Show me the money...

Hi Joe,

Sorry for addressing it this way, but running a business is all about the money, right? With that, how much would it cost to get V/Wmin up to date for Mandriva 2006? I can appreciate that a lot of it has to do with market share, I think this might be a chicken and egg situation, with Mandrake merging/purchasing Conectiva and forming Mandriva many are reluctant to start offering support.

Please let me know your thoughts.

Best regards,

Hey Charles,

I understand your impatience, as every new OS that we add is taking much longer than I originally anticipated–mainly due to other distractions, like dealing with bugs on the existing platforms, but also due to the difficulty of doing things the right way on each platform…they’re all a little different. Mandrake branched off of Red Hat, of course, and so there are similarities, but it has been many years since that branche and much has changed as well. I am currently working on Mandrake and Debian, and there really isn’t much that can make it go faster…i.e. it’s not really a question of whether it will pay for itself, as we’ve committed to supporting it before we end EA (which is when we get to reward ourselves by charging full price and advertising to a wider audience…it’s also when I suspect we’ll actually begin making a reasonable wage doing this work, so we already have very strong monetary motivation to get it finished as fast as possible).

In short, I don’t know of any way to make development on new platforms go much faster, short of doing it the wrong way (the way some of our competitors go about it–a bunch of clunky build scripts and oddball installation locations interspersed with the occasional proper, but generic, package). Once we’re up and running on a platform and the platform dependent bugs are resolved, maintaining it is quite easy…The Red Hat based platforms have settled down quite a bit now, and aside from some issues due to me deploying broken ClamAV packages to start with that blew up last week, it’s becoming easier by the day.

Anyway, today is a porting day, so it’s likely that we’ll get much closer to a Mandrake release by this evening. I can’t promise a date (I’ve tried doing that in the past and ended up being way off every single time)…but progress is being made and I don’t expect Mandrake to be difficult. It has good package management, similar initscripts to Red Hat, and a lot of the packages we need are provided by the vendor.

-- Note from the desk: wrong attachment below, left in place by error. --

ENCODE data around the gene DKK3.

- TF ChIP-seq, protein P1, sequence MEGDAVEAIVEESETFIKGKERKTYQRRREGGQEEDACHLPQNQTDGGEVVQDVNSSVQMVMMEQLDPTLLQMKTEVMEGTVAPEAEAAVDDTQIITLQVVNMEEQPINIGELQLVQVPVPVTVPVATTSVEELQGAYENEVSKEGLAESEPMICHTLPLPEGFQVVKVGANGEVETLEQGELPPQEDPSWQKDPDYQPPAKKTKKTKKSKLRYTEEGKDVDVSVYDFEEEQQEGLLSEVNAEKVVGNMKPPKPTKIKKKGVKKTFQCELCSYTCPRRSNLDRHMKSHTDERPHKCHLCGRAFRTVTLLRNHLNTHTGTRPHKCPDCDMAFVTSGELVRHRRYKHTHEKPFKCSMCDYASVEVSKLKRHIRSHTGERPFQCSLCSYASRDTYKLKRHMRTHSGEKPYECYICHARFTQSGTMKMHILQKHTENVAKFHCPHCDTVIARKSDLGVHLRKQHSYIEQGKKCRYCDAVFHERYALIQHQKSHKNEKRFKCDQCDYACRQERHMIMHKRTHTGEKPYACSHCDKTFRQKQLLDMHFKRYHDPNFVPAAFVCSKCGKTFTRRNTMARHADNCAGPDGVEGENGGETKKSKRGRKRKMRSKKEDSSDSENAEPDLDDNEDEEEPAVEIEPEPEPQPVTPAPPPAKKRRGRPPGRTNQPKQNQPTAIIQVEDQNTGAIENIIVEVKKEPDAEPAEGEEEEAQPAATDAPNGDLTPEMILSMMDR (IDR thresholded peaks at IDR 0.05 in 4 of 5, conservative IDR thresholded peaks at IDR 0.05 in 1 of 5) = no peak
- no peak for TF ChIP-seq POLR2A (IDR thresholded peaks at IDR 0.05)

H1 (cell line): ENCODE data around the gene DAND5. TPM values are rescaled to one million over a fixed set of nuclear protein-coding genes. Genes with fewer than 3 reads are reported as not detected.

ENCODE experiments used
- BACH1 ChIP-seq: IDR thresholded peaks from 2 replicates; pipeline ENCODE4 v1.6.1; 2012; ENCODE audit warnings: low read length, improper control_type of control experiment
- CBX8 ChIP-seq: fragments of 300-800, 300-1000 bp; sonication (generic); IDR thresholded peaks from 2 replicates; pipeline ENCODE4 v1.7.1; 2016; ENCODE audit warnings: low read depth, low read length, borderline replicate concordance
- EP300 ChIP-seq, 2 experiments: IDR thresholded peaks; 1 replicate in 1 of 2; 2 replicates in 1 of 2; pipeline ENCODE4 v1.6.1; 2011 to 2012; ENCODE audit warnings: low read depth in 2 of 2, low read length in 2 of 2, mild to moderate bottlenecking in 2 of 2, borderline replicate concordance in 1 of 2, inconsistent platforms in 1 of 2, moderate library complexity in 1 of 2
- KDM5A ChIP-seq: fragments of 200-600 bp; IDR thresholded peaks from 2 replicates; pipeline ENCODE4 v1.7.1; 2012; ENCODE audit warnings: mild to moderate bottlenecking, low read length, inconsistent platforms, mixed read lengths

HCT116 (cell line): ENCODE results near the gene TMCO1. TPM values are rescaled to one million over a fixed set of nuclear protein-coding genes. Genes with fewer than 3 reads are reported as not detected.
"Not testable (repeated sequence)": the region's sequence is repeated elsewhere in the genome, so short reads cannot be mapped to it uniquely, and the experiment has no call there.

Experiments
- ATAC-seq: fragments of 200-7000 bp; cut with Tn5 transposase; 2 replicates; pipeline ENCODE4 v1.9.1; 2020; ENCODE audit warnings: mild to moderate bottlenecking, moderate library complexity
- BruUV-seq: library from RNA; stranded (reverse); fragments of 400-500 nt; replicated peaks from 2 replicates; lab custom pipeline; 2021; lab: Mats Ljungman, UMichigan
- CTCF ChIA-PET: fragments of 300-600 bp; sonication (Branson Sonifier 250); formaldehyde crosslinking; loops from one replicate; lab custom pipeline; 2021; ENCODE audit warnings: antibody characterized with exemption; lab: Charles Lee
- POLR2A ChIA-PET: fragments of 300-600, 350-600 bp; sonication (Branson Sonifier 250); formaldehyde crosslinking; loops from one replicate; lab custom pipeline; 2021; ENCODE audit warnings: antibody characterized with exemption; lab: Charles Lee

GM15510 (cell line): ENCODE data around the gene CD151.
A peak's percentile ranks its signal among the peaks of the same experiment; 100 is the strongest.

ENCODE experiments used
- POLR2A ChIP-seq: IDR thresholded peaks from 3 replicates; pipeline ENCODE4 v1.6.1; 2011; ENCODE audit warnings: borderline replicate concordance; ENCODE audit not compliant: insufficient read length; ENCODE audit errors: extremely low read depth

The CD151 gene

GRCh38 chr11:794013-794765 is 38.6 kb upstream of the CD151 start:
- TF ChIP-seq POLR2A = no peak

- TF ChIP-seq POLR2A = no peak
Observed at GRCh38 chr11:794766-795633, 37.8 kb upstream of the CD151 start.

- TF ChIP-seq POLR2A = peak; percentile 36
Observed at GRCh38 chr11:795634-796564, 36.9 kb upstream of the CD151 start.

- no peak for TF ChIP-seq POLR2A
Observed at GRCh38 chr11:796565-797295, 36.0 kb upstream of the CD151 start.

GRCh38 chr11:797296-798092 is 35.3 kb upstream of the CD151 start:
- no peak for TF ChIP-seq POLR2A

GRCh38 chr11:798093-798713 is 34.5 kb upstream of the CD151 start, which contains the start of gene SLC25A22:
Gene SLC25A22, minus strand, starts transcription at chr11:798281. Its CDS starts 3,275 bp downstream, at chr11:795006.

Hey Charles,

You’ll be happy to know that due to a vicious sore throat, I’ve been unable to sleep tonight (that’s not the part you’ll be happy to know…I hope), and I’ve spent the time making the installer spin for Mandrake. I’m performing the first fully automated installation on the system right now.

At least a day or two will be required for testing (and I’m afraid Mandrake is proving shockingly buggy in places that tend to slow down development quite a lot–it may be due to running it under Qemu, but none of the other distros have exhibited this kind of trouble*), but even with the slowdowns I’m comfortable committing to an installer useable with Mandrake 10.2 before the week is out.

*-The bugs I’m seeing involve any network mounted filesystem. I normally mount up my local mirror of my repository on the OS and use the native OS to generate the package management index (using genhdlist on mandrake, genIS_PLAINcache on SUSE, etc.). But on Mandrake it simply locks when I do this. Obviously, this also makes it hard to build packages (since the SRPMS are in the repo on the network file system), copy built packages back into the repo, etc. It also seems to panic during boot about 20% of the time. I’ve yet to figure out what makes that one happen. Oh, yes, and shutdowns hang 100% of the time and eat up all of the CPU on the host system as well and the qemu process has to be killed manually. Quite ornery. Ah, good, now the install has stopped with errors from the Mandrake software repository–I have no clue how to deal with missing dependencies in the mirrors, not to mention there doesn’t appear to be a way to get urpmi to actually automatically resolve dependencies without getting confirmation short of using --force. (Can you tell I’m finding the whole Mandrake experience rather trying? For those who love Mandrake, just write this off as the grouchy ramblings of someone who is too sick and tired to be working, but can’t seem to get to sleep. I’m sure it’ll look far nicer and less buggy when I’m feeling better.)

Hey Charles,

In case you don’t subscribe to the news forum, or check the front page, I’ll also post here:

Mandriva 10.2 on i386 is now supported by the installer. Let me know if you need x86_64 (I’ll get around to it regardless, but if I know someone needs it I’ll get around to it faster).

Mandrive, née Mandrake.

Where do I begin…

> (and I’m afraid Mandrake is proving shockingly buggy
> in places that tend to slow down development quite a lot

This does not come as a surprise, as Mandrake has been plagued by an incredibly buggy development since I first laid eyes on it, and every couple of years, when I give it another shot, it turns out to still be plagued by a plethora of problems, and a developmnet team that seems unfamiliar with the concept of ‘mission critical’.

Mandriva is great as a desktop distribution, but if your intent is to use it for mission critical applications (like, hosting), you’re taking your chances.

Hat off to Joe for spending the extra time to make the installer work with Mandriva, but, as they say, ‘you have been warned’.